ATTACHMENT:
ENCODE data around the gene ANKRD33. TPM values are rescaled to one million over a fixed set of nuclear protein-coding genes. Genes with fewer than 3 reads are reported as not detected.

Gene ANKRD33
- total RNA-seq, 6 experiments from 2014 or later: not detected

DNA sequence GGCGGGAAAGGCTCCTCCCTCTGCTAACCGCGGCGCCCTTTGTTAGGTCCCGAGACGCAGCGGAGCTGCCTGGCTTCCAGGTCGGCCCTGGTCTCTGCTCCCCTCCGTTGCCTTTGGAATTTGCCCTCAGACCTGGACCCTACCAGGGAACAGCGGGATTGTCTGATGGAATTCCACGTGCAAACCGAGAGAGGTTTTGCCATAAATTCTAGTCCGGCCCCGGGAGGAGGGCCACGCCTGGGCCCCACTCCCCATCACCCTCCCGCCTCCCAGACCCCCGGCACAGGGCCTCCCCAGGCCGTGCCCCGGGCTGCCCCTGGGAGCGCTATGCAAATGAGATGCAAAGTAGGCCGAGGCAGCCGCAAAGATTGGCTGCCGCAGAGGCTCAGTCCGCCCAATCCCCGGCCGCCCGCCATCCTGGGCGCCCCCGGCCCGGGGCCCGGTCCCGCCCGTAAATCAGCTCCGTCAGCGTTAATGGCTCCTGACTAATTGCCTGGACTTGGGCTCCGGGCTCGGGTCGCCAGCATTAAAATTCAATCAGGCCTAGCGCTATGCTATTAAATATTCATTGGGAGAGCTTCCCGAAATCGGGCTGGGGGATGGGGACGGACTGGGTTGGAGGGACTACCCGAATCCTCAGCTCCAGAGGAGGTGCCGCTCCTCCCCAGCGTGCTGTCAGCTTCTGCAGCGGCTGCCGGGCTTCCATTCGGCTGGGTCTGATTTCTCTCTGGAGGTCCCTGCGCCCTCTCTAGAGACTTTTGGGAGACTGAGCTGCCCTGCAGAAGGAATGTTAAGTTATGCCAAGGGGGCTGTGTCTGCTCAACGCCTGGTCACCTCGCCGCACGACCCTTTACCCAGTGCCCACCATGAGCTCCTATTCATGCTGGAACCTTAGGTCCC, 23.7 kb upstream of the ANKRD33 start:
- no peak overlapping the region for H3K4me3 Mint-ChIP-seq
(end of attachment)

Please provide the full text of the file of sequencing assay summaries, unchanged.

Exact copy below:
ENCODE data around the gene ANKRD33. TPM values are rescaled to one million over a fixed set of nuclear protein-coding genes. Genes with fewer than 3 reads are reported as not detected.

Gene ANKRD33
- total RNA-seq, 6 experiments from 2014 or later: not detected

DNA sequence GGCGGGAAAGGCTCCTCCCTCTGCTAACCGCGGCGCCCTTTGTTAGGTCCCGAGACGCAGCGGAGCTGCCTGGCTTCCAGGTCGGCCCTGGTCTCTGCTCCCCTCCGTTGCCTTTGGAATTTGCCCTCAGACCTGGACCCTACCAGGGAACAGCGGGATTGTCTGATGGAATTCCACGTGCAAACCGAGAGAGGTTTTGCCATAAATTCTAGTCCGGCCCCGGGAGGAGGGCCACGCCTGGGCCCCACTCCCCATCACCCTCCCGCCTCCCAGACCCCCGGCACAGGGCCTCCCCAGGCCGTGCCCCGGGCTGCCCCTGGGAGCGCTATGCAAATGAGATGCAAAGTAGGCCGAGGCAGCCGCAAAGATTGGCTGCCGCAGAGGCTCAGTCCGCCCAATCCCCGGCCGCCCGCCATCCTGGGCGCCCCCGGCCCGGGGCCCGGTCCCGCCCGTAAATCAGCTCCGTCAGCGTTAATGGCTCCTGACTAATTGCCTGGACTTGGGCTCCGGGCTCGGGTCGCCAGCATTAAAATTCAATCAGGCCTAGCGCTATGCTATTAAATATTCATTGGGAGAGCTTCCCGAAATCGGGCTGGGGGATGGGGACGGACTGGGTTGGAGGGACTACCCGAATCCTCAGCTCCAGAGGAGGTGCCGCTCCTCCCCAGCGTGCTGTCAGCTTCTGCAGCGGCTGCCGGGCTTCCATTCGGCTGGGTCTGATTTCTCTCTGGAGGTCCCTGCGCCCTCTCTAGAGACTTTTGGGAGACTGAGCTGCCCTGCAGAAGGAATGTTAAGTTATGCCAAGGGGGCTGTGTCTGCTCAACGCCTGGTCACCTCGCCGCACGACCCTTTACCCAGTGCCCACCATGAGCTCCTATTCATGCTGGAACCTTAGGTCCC, 23.7 kb upstream of the ANKRD33 start:
- no peak overlapping the region for H3K4me3 Mint-ChIP-seq